If you have news, video footage, pictures etc that you want featured in Union News please email: UnionNewsServices@protonmail.com

Union News 17 December 2022


Sunak under pressure to start talking to nurses union

UK Prime Minister Rishi Sunak is facing pressure from the Labour movement and his own backbenchers to negotiate with nurses and prevent further NHS strikes.

The Tory leader insists that this year’s 4.75 per cent pay deal — less than half 40-year high inflation — is “appropriate and fair,” but four Conservative former ministers have urged him to back down ahead of a second 24-hour walkout in England, Wales and Northern Ireland on Tuesday.

Mr Sunak and Health Secretary Steve Barclay reiterated their praise for July’s offer, recommended by the “independent” NHS pay review body, despite its remit being set by Downing Street.

Royal College of Nursing general secretary Pat Cullen warned that industrial action would only grow without a change of approach from ministers.

Unions given green light for legal challenge

The High Court has granted permission for the legal challenge – brought by eleven trade unions, coordinated by the TUC and represented by Thompsons Solicitors LLP – to protect the right to strike.

The unions come from a wide range of sectors and represent millions of workers in the UK.

With industrial action taking place across the economy after years of declining real pay and attacks on working conditions, reports suggest the government is considering new ways to restrict workers’ right to strike.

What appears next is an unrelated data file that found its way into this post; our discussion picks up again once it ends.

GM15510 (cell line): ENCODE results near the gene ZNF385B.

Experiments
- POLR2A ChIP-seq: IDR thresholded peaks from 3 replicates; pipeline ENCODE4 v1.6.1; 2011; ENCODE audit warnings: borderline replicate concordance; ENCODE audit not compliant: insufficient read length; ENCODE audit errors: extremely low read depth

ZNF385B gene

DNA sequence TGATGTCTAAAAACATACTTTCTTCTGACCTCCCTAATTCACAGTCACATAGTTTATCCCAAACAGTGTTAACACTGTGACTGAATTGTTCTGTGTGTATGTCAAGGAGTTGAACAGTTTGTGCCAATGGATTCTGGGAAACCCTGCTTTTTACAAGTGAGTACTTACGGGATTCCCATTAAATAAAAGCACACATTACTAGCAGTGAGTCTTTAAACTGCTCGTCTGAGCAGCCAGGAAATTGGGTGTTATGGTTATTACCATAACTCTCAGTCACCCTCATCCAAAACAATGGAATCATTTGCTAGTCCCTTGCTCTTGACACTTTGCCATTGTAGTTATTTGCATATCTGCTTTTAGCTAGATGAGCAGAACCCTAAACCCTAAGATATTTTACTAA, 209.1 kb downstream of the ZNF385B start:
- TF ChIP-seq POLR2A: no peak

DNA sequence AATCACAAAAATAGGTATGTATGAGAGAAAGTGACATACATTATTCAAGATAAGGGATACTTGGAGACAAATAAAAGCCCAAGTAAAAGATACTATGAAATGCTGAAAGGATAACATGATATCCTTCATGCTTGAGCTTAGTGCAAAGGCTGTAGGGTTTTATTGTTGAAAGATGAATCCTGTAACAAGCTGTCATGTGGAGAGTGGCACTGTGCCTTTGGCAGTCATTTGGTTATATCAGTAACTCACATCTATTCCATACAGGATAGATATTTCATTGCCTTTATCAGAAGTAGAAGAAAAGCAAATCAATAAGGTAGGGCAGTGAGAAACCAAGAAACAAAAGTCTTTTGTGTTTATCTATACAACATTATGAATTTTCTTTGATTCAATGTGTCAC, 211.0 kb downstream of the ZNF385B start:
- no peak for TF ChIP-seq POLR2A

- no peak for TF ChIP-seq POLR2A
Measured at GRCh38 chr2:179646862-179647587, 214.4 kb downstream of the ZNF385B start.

Unions argue that the regulations are unlawful because they violate fundamental trade union rights protected by Article 11 of the European Convention on Human Rights.

TUC General Secretary Frances O’Grady says that “the right to strike is a fundamental British liberty” but “the government seems hellbent on attacking it at every opportunity.”

Unite announce big pay win at Rolls Royce

The Unite union has announced that the workers at Goodwood’s Rolls Royce factory have won the “largest single pay deal in the history of the plant.”

The inflation-busting package, worth 17.6 per cent, will see staff at the site in West Sussex pocket an extra £3,205 a year alongside a one-off payment of £2,000.

Unite General secretary Sharon Graham praised the “top notch pay deal,” saying that it is a testament to the organising efforts of Unite reps at Goodwood and proof that their union’s focus on jobs, pay and conditions is winning for workers.

Staff at the plant build some of world’s most expensive luxury cars and had voted to go on strike during dispute. The Rolls Royce brand is owned by BMW who reported total sales of £13.5 billion in first half of this year.

People with heart and lung problems suffer more from cold homes

1.3 million people living in poverty in private rented homes suffer from a cardiovascular or respiratory condition, according to new figures from the Office for National Statistics (ONS).

People with such conditions are more likely to need hospital treatment and to die from the cold, with this risk increasing for people who are too poor to afford to keep warm.

About a fifth of people with such conditions live in poverty, with coastal areas of north-west England worst affected.

Blackpool was found to have the highest proportion of people with cardiovascular or respiratory problems living in poverty (4.6 per cent), while Richmond upon Thames had the least (1.6 per cent).

Commenting on the figures, Asthma and Lung UK director of external affairs Henry Gregg said: “For years, our lungs have been a clear victim of inequality and poverty.”